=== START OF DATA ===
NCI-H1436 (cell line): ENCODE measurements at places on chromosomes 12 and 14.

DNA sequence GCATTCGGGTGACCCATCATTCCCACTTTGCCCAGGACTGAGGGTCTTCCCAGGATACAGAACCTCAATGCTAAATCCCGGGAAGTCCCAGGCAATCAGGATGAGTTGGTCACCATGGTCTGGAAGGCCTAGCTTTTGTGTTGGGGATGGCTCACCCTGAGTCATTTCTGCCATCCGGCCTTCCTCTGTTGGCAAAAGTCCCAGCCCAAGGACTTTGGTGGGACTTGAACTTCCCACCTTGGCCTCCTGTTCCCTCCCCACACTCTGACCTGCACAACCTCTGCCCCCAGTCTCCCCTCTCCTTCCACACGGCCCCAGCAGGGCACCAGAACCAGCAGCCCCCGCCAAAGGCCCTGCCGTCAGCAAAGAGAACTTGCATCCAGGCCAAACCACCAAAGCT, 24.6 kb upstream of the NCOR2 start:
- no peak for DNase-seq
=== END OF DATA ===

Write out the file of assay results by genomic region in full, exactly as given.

NCI-H1436 (cell line): ENCODE measurements at places on chromosomes 12 and 14.

DNA sequence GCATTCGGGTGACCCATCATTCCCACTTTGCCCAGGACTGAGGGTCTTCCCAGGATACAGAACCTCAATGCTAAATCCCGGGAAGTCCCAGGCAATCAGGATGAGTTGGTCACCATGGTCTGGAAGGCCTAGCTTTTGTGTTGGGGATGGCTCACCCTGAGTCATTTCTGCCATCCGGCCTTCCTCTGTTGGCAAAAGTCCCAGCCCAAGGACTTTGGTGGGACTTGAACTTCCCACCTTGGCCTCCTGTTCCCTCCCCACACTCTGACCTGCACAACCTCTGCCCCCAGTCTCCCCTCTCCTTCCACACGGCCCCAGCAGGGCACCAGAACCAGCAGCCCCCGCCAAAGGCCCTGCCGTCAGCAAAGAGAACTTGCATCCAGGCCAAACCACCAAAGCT, 24.6 kb upstream of the NCOR2 start:
- no peak for DNase-seq